I Don't Get a Break From My Kids

“I don’t get a break from my kids.”

If I had a dollar for every time a married person made the above statement to me, I’d have two dollars, because most people realize it isn’t a tactful thing to say, even if they think it, and I’m pretty confident that many married parents think this about single parents every now and then. Interestingly, the people who said this to me were people who actually do get breaks from their kids, though infrequently, in the form of Grandparent overnight vacations—where the kids went and the parents did not.

Also interestingly, the single parents whose former spouses left town or are otherwise not in the picture, and do not have family that take their kids overnight and are completely on their own all of the time never say this, but I suspect it is because they don’t spend that much time thinking about other people because they have enough going on in their own lives.

The truth is that I don’t really enjoy my kids being gone, particularly on ten-day vacations, like they are this week. I look forward to it like nobody’s business. I make grand plans for everything I am going to accomplish, mentally pair dresses with cute shoes for grown-up evenings, and count days the days until the children leave the house, singing “It’s the most wonderful time of the year,” in my head. Then they actually leave and I deflate like a balloon the day after the circus leaves town. I never get the stuff done I plan on doing—not the work stuff nor the fun stuff.  It just seems like too much effort.

Oh, I do have some productive moments and some fun moments, I can’t lie. But in-between I sit there and surf the web and wait for the kids to come home. I follow my son’s little league game on my phone even though he’s not playing in it. I call every night and pretend I don’t mind when I hear about the fun stuff they did that day without me. I don’t let on that I can tell that they want to get off the phone as quickly as possible. It’s my job to protect them from my sadness.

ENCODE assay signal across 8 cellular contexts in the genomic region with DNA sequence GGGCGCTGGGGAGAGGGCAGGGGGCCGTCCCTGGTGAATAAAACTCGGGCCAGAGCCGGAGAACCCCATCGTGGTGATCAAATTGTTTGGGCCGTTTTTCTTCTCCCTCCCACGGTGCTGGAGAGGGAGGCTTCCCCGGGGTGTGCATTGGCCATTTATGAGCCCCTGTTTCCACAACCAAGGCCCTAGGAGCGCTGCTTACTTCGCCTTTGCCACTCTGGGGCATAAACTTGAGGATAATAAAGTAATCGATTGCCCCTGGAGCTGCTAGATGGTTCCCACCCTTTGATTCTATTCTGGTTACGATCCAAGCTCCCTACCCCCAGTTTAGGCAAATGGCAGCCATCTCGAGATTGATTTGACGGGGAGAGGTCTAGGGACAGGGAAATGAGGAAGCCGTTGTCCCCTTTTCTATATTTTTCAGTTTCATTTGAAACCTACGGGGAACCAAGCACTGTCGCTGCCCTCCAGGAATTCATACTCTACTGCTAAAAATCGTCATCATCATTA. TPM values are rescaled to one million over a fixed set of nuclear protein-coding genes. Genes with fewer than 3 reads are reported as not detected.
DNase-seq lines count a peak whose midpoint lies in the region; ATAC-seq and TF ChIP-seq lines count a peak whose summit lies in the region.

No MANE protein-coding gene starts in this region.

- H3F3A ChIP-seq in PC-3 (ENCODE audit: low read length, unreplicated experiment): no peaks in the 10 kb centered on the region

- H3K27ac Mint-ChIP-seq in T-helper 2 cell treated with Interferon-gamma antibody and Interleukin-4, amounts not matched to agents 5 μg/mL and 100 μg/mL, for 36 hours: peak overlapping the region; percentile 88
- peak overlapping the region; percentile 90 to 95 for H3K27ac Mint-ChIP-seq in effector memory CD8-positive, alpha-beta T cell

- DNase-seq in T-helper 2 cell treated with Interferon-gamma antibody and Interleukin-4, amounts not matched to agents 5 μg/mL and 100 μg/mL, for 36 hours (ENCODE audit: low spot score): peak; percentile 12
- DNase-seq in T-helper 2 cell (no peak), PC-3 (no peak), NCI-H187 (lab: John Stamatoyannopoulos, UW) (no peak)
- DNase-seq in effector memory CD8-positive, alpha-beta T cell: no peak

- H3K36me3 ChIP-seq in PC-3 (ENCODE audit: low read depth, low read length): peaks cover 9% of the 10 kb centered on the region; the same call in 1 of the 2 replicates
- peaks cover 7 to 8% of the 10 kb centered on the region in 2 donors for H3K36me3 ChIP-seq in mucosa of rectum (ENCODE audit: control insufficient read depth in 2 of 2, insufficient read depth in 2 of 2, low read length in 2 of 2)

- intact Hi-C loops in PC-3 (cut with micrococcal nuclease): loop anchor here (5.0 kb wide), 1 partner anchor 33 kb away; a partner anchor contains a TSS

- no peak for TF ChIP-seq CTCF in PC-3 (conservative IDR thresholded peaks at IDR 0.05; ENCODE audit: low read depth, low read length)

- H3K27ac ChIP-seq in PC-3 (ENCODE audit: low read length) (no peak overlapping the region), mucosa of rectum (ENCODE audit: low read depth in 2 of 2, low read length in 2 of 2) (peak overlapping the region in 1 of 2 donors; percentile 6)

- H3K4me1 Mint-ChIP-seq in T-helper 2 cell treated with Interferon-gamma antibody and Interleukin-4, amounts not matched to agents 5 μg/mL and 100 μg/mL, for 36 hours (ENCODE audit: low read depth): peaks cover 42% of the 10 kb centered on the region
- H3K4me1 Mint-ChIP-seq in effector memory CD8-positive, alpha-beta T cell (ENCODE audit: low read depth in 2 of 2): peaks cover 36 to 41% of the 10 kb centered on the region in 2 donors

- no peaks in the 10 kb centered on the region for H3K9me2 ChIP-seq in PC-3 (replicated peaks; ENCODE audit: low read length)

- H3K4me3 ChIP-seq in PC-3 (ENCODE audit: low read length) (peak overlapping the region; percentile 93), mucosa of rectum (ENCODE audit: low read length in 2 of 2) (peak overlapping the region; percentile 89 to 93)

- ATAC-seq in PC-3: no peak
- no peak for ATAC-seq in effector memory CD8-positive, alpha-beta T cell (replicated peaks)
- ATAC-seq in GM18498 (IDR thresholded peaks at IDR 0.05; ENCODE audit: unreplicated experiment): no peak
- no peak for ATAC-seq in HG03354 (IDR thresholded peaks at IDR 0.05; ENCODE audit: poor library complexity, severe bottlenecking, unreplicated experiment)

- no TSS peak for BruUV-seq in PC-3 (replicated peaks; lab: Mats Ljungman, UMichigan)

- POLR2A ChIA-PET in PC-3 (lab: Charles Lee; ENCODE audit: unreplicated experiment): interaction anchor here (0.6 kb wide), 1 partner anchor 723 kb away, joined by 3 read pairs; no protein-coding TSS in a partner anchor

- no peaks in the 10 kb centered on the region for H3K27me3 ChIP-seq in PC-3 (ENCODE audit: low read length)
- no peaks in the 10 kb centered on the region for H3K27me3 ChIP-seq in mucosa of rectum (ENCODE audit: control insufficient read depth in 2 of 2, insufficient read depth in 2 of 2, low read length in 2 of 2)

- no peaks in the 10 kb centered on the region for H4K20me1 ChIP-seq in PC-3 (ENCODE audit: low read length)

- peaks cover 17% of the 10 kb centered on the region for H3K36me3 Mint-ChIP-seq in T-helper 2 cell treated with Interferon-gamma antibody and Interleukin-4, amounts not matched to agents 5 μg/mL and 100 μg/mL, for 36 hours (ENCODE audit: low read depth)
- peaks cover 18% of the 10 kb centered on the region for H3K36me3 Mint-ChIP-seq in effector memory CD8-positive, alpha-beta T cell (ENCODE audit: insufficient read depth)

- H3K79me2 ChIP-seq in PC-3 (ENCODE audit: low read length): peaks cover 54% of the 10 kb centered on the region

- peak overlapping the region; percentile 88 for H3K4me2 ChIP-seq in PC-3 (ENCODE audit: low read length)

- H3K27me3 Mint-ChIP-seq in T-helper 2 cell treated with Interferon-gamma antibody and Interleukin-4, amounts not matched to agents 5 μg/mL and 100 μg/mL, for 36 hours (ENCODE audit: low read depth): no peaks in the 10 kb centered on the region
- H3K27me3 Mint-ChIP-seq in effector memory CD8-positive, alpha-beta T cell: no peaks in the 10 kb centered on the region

Don’t get me wrong—I look at the calendar with a bit of dread for the ensuing chaos that will unfold the minute they get home—the sports, speech therapy appointments, play dates.  I know that the first day back isn’t officially over until someone cries. I think they save up their tears until they get back to my house.  Once they are home, I start looking forward to the next time they are gone.

I look back at the previous vacations when the kids were away and remember mainly all the fun stuff I got to do while they were gone. I know that I definitely have some good grown up fun that I couldn’t have if they were in town. I’ve gone on trips and out to plays and even on occasion drank more wine than I would’ve if the kids were home. But in the actual moment, I’m a shell. Low-level but constant sadness. Malaise. I can’t even summon the enthusiasm needed to work on my tan, and working on a tan just means I have to move my chair all of ten feet from the covered porch to the yard.

I also realize that I can’t run from my sadness the rest of my life. I have to learn to deal with the kids being gone—this isn’t a new condition and it’s not going to change. It’s been going on for over eight years, and in five more years my eldest will be off to college.  I need a better skill set, and quickly.

Today I got a text from my youngest: Did you get my email, Mama?

He misses me! He sent me an email! He wants ongoing communication above and beyond our nightly 90-second phone calls!

No, I didn’t get it.  I replied.

(No answer)

Still no email. I typed again.

(No answer)

I started to worry that something was terribly wrong and he couldn’t talk about it in front of his father. I Pictured many terrible, terrible things—things in fact so terrible only the word terrible can be used to describe them, and must be used multiple times in a row.

Finally, the boys called.

“Your email didn’t go through. What’s wrong?” I asked.

“There’s this violin I want to buy with my savings account money. It’s $34.95.”

Sigh.  Two more days. Better have some grown up fun while I still can.

 

 

 

 

 



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Copyright © 2017 Lara Lillibridge

Public domain imagery courtesy of Snappygoat.com


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